Extension of reporting obligations to crypto-asset and e-money service providers


In brief

On 10 October 2022, the OECD published a new global tax transparency framework to provide for the reporting and exchange of information with respect to crypto-assets. In parallel, the OECD released amendments to the Common Reporting Standard (CRS) to comprehensively cover digital financial products and to improve the quality of the reported data. 

In details

1/ Crypto-Asset Reporting Framework

Considering that under CRS, the current definitions of Financial Institution and Financial Assets do not provide sufficient transparency on transactions with and positions held in crypto-assets, the OECD developed a new reporting standard for this type of assets (Crypto-Asset Reporting Framework - “CARF”). 

Under the CARF, entities and individuals facilitating exchanges between crypto-assets, crypto-assets and Fiat Currencies as well as transfers (including reportable retail payment transactions) of relevant crypto-assets for or on behalf of customers are considered Reporting Crypto-Asset Service Providers and have client on-boarding and transaction reporting obligations.

The CARF report has to be filed once a year and needs to disclose, for each type of relevant crypto-asset held by a reportable client, the aggregate fair market value, the aggregate number of units and the number of relevant transactions (incl. acquisitions, disposals and exchange transactions).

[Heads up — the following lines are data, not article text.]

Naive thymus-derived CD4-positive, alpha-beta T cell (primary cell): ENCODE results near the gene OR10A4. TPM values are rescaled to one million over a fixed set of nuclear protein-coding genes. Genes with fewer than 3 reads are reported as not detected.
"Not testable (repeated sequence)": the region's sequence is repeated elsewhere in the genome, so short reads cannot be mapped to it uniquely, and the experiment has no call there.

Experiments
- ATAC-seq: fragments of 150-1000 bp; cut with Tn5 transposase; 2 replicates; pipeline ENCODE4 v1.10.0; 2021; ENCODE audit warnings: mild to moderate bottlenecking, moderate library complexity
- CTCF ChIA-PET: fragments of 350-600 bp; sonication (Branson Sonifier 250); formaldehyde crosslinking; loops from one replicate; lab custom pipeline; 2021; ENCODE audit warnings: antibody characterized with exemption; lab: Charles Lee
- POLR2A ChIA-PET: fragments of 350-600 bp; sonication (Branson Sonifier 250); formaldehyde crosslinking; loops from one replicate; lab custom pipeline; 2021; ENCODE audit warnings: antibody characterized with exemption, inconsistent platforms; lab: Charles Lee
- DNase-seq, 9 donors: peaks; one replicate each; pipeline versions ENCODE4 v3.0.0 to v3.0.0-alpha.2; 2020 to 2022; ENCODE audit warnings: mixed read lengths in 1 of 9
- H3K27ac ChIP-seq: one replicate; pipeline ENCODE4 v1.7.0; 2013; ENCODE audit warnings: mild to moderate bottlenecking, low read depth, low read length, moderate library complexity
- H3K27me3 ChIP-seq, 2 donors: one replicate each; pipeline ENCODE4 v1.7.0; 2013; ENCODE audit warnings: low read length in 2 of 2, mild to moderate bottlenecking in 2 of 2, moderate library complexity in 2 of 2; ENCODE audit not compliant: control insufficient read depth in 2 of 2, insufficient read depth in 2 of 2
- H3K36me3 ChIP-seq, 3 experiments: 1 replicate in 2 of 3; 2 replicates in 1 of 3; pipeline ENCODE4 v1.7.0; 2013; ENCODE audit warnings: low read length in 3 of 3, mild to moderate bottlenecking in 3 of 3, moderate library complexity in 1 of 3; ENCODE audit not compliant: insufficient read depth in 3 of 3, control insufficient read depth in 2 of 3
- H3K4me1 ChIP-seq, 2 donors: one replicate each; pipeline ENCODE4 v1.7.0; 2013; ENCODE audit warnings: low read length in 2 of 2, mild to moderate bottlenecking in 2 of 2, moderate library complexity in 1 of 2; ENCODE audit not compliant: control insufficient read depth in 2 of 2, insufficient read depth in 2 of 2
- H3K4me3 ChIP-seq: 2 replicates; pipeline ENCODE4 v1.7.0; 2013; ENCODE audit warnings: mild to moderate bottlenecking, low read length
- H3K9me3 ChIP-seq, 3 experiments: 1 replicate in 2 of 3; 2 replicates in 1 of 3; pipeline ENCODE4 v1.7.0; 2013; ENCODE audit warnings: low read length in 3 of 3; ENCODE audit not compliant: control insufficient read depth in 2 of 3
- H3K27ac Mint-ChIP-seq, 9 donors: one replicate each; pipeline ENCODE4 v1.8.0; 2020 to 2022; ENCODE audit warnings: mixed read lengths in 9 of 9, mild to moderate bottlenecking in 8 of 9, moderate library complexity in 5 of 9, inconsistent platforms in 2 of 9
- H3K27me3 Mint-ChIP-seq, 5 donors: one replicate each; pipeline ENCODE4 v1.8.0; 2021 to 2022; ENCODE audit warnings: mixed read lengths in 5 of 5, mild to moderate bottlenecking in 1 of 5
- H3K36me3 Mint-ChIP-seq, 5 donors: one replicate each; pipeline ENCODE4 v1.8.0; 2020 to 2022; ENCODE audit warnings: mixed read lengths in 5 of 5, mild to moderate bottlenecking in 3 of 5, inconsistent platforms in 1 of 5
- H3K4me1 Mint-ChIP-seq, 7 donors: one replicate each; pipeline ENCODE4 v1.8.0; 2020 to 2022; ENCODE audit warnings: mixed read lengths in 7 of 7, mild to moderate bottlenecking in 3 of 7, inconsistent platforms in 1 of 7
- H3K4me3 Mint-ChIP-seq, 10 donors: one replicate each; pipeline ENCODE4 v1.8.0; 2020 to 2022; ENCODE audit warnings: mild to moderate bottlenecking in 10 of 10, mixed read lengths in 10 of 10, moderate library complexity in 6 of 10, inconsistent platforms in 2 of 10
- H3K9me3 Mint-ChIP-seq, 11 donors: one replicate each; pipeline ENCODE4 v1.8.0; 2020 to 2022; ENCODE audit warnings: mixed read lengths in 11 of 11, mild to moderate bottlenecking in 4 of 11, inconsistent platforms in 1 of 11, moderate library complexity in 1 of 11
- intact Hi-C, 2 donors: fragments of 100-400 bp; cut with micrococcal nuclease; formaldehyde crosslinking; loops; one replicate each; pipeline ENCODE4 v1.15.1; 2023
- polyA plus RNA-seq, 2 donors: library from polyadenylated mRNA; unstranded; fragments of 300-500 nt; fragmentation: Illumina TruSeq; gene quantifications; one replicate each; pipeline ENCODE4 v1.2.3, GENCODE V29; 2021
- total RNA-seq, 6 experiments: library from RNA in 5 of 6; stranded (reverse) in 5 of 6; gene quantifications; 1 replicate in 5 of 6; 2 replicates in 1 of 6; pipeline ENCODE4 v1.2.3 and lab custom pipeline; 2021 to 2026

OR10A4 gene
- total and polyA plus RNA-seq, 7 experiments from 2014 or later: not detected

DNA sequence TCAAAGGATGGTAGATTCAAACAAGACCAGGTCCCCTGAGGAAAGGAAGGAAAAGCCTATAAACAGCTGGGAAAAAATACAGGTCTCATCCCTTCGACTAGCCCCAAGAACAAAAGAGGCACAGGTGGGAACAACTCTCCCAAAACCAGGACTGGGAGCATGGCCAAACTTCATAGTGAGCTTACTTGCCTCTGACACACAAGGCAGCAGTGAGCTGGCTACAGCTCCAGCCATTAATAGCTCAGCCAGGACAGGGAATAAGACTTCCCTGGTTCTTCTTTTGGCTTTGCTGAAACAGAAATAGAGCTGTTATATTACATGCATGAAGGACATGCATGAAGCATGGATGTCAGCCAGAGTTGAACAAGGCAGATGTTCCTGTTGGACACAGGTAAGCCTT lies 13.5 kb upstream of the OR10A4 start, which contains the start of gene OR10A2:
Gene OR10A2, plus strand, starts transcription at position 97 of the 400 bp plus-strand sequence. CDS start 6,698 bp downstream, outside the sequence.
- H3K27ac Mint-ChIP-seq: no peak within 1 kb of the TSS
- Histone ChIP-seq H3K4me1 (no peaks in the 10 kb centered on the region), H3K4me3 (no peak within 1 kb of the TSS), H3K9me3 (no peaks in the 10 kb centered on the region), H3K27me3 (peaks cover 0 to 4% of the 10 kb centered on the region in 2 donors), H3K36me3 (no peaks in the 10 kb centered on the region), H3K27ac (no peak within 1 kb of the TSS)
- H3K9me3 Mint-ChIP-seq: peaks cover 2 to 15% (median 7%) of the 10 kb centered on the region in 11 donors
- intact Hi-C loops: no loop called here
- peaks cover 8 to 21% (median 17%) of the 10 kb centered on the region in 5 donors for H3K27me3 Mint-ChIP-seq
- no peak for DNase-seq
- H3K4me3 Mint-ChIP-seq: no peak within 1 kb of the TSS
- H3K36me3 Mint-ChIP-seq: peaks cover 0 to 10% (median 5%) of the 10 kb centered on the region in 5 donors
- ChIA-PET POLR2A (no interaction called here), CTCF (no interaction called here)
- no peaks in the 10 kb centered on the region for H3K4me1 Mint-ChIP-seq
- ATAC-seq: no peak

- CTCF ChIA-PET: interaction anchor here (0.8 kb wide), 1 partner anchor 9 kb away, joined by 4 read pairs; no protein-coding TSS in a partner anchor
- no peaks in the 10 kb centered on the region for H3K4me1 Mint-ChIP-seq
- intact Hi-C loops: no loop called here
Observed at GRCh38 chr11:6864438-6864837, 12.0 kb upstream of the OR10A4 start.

Nominative data exchanged on clients will be similar to what is required under CRS (e.g. name, address, jurisdiction of tax residence, tax identification number (TIN), information on Controlling Persons etc). Such data should also be collected in a similar manner as for CRS by obtaining, as part of the client on-boarding process, a self-certification. This document should be reviewed to ensure that it is valid and that the information provided is reasonable. For clients that are entities, a look-through approach has to be taken for Passive Entities in order to identify (and report if need be) their Controlling Persons as defined under the 2012 FATF recommendations (as updated).

At the same time, the amendments to the CRS clarify that Investment Entities investing in relevant crypto-assets as well as entities holding this class of assets in custody qualify as Financial Institutions and should have CRS reporting obligations. However, the latter will have the choice not to report gross proceeds from the disposal of crypto-assets to the extent that this information will be reported under the CARF.

2/ Extension of Financial Institution definition to E-Money Institutions

The current definition of Depository Institution under CRS targets entities that collect deposits from customers in the ordinary course of a banking or similar business. As such, most E-Money Institutions (EMIs) currently do not have any CRS client on-boarding or reporting obligations. With the amendments to the CRS, entities that hold specific Electronic Money Products or Central Bank Digital Currencies for the benefit of customers become Financial Institutions under CRS. As such, they need to collect and review self-certification forms from their new customers as from the entry into force of the changes. For pre-existing customers, those in-scope EMIs need to determine their tax residence and CRS status either based on a self-certification or information at their disposal or that is publicly available.